Ed Patton describes his typical day as a trainee:
9.00am: I make the short walk to my 'office' in the front room of my one bed flat. I stop off via the kitchen for my usual order of tea and porridge. No commute is a major benefit of the lockdown, but there's a corresponding drop in the range of options available on my way to work. I eat breakfast while reviewing my matter list and emails. There is nothing urgent so I make a start on some ongoing tasks.
9.30am: The team had been working on a high-profile professional disciplinary matter for almost a year when I began my seat. I've been monitoring media mentions, but as it reaches its conclusion I'm doing a cost review of time spent on court applications. With seven fee-earners and two outside counsel, there's a lot to consider. Categorising items correctly requires an understanding of the whole matter so I spend time reading meeting notes, emails and key documents.
11.00am: After making tea, I turn to a cold enquiry received via the website. The lockdown has given people time to consider past or ongoing disputes and do something about them. Disputes involving commercial contracts, car leases, harassment and investment property have crossed my desk. Many pre-date the current situation; some are a direct result of the lockdown. I call the enquirer who emails some documents. I review these and request a conflict check before passing a summary to my supervisor to calculate a fee estimate.
11.30am: We currently have two matters which require service outside the jurisdiction. I research the relevant timeframes, the delays those jurisdictions are experiencing due to the outbreak and the correct procedure at the foreign process section.
12.15pm: I have always been one for an early lunch. I try to spend some time outside daily, whether making a purposeful trip to a shop or just walking around the block. However, sometimes the combination of preparation time for an overly extravagant lunch and/or poor weather proves too much of a deterrent. This is one of those days.
1.15pm: I return to my desk. In my absence, the new enquirer is keen to proceed. I make sure we have everything necessary to open a new file and start reading in.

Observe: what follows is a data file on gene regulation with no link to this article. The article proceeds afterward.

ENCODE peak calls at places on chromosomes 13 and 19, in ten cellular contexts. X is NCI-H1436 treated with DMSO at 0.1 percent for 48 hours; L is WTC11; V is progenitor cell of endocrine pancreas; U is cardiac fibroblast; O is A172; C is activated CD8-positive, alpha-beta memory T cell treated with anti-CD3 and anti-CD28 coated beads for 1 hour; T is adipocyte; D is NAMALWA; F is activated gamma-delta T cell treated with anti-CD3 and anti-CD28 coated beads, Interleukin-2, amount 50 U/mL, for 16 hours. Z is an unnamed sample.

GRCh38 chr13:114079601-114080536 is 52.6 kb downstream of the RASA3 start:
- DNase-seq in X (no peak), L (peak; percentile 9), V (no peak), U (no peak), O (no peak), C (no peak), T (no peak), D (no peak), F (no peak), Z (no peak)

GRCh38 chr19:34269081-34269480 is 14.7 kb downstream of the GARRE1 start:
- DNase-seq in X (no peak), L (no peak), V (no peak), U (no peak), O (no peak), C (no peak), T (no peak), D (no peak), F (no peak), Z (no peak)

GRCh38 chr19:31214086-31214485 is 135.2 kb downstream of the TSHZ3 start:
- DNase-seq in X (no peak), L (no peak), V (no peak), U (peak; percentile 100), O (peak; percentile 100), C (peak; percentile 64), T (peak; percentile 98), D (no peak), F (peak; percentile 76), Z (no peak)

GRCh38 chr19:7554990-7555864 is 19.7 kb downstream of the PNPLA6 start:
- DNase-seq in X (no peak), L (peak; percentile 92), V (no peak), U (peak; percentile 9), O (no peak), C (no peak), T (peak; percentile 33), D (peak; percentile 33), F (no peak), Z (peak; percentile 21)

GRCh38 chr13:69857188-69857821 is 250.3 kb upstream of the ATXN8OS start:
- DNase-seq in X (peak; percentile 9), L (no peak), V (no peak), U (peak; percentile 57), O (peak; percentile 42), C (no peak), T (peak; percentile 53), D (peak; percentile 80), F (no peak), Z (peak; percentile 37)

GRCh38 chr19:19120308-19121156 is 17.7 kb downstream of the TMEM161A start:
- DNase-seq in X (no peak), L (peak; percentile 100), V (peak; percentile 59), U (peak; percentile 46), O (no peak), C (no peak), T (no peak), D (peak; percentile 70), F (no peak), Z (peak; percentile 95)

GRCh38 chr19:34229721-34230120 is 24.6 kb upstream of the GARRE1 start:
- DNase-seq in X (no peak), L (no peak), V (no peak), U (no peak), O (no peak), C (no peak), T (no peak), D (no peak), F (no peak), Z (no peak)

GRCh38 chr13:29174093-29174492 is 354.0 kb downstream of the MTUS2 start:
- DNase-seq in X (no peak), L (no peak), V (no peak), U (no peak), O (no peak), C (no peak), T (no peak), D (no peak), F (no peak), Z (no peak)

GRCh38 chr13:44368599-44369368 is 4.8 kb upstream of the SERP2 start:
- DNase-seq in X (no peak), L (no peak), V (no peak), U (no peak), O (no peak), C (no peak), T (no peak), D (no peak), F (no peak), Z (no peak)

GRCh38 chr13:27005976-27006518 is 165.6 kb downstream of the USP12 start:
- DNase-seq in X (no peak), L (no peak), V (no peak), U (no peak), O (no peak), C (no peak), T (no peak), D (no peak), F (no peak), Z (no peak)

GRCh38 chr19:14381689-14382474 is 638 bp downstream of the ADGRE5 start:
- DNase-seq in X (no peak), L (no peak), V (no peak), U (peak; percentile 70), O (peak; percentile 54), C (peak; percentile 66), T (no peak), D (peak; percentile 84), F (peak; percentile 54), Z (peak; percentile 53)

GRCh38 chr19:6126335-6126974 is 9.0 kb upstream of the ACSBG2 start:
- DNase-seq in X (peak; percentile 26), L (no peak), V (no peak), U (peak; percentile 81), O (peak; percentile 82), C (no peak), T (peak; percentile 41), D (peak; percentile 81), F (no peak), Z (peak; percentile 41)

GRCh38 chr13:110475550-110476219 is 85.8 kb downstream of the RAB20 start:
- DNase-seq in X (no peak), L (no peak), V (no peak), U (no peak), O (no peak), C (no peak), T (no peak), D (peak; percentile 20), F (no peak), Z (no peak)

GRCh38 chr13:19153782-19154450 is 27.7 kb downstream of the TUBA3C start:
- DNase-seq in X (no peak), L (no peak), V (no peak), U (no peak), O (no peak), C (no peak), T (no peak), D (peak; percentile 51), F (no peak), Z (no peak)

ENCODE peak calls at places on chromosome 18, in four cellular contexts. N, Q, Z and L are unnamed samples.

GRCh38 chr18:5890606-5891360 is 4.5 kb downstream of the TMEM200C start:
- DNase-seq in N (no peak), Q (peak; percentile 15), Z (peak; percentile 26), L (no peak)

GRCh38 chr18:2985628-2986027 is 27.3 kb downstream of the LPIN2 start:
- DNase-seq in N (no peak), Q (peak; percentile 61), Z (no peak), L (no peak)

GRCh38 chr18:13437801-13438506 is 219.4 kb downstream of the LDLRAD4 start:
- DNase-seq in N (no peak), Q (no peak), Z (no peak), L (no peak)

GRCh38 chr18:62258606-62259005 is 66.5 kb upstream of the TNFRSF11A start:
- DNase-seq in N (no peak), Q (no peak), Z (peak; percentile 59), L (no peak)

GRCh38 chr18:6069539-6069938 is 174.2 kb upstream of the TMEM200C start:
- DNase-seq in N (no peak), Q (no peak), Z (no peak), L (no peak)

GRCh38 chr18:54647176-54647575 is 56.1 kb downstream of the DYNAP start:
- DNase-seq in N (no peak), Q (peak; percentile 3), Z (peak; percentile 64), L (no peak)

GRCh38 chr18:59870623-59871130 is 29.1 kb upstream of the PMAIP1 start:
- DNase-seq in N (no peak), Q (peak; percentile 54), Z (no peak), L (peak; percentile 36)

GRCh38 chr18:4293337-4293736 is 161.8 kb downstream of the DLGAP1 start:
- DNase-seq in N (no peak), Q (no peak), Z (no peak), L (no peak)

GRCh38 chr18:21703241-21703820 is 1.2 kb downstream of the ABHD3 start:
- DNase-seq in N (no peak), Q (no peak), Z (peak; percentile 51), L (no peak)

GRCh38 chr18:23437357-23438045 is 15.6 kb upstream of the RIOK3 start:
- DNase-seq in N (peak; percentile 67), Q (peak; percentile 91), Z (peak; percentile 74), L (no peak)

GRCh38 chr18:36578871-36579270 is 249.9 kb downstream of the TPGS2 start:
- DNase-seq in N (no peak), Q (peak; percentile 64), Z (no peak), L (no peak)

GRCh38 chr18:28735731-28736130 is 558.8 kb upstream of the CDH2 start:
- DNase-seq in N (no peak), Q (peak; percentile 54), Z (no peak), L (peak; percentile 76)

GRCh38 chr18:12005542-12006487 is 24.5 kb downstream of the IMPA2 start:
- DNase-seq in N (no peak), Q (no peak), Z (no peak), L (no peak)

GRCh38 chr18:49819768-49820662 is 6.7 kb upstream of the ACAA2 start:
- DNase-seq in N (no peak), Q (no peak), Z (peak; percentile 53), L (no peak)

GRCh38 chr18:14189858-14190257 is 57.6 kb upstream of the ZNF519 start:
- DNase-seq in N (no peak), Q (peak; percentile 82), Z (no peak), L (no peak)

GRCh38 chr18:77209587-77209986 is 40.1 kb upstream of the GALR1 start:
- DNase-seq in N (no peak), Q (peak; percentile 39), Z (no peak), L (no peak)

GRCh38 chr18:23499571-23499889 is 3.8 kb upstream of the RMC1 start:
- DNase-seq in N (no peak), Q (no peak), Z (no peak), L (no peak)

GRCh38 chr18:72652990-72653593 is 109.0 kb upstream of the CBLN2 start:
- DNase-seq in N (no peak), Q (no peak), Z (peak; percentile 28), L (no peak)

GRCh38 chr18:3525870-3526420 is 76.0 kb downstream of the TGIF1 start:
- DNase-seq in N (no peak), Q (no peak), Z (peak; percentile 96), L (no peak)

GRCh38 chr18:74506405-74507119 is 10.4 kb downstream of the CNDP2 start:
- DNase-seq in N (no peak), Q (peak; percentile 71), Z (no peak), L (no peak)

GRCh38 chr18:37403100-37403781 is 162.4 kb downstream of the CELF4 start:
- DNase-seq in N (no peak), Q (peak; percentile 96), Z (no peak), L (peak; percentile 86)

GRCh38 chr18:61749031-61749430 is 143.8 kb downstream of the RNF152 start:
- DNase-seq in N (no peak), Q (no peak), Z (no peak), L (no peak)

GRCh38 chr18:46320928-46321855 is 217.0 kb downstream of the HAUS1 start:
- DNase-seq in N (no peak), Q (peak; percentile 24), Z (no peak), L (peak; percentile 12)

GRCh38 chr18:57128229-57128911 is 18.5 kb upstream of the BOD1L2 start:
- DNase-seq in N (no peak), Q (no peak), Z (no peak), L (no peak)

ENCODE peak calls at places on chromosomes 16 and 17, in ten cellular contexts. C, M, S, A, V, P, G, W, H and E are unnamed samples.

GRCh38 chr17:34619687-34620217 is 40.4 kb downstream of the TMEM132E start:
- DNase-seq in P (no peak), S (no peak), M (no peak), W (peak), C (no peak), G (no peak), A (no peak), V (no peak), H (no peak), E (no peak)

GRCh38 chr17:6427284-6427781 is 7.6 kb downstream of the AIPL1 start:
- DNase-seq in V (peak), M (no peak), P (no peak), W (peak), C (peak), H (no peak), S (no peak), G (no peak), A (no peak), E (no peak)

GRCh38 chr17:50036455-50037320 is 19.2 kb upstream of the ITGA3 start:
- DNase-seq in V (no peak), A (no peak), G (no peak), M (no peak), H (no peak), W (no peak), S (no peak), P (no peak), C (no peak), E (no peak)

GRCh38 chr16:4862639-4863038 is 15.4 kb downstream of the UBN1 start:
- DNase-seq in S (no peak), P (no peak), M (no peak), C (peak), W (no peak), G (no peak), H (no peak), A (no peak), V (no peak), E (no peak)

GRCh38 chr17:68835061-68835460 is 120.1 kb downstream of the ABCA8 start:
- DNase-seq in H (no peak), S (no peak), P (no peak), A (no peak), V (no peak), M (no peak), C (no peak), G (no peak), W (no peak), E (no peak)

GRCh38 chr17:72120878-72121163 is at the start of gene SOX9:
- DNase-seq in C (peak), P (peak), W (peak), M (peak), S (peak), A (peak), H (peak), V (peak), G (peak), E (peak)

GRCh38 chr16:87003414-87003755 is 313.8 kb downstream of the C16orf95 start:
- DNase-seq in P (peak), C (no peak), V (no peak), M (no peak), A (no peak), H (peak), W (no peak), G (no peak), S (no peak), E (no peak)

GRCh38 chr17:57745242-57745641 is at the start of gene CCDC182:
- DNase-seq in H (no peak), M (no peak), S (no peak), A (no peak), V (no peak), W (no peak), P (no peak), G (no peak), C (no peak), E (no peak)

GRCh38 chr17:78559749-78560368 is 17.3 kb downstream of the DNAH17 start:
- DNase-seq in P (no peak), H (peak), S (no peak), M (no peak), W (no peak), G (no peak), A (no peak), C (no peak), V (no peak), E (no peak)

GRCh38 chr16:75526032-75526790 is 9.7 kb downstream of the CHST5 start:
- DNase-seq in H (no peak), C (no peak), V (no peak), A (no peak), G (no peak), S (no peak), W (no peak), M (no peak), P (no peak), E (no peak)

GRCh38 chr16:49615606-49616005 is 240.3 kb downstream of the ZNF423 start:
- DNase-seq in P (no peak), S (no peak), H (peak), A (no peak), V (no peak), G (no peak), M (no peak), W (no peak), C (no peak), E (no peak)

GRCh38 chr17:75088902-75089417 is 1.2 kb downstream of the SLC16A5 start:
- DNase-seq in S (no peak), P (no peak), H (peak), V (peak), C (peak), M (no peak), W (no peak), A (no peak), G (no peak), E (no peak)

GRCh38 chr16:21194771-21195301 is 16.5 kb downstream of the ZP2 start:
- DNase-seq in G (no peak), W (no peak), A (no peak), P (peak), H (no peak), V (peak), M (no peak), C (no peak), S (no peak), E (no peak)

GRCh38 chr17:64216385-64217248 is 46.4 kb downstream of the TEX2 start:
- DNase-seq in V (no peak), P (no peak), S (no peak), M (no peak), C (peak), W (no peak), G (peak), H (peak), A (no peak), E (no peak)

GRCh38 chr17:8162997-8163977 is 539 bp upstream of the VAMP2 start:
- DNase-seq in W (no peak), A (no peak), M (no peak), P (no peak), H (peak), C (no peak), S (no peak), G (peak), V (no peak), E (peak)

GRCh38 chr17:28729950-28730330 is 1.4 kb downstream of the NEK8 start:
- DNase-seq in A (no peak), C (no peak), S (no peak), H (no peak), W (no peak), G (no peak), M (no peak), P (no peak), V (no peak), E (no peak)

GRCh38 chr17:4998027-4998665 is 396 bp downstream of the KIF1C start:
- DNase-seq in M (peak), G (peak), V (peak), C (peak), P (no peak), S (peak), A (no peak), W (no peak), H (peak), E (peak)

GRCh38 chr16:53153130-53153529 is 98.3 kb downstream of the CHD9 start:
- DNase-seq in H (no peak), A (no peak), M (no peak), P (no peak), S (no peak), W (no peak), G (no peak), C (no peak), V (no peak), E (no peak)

2.00pm: We have a weekly Zoom team meeting which is helpful to understand what everyone is working on. As a trainee I'm often sent new matters as a result. Unfortunately, the virtual backgrounds have thwarted our chances of seeing inside our senior partner's house. Today he appears to be dialling in from an exotic beach, but this seems unlikely.
3.00pm: I call a client with an update on his case. His company was being pursued for a debt in relation to a contract that was never agreed. Our robust response is likely to be the last of the matter. He expresses an interest in discussing a further issue with our corporate and commercial team. I make arrangements.
4.00pm: We have had a response to a pre-action letter I wrote a few weeks before. The client is a private school and the claim relates to the hiring of various temporary structures when the school was being renovated. I consider the response received and prepare a summary for discussion with my supervisor.
4.30pm: With trainees spread over three offices, it's important to bring everyone together regularly. The working from home regime presents new challenges: not just lack of proximity, but also the varying schedules and workloads in different departments. Today we catch up via Zoom for our monthly meeting. We've had an online quiz and are working on other ideas for online social options.
6.00pm: Given that I didn't get out at lunchtime, after completing the last urgent tasks of the day I ensure that I get outside to the local park to enjoy the sunshine.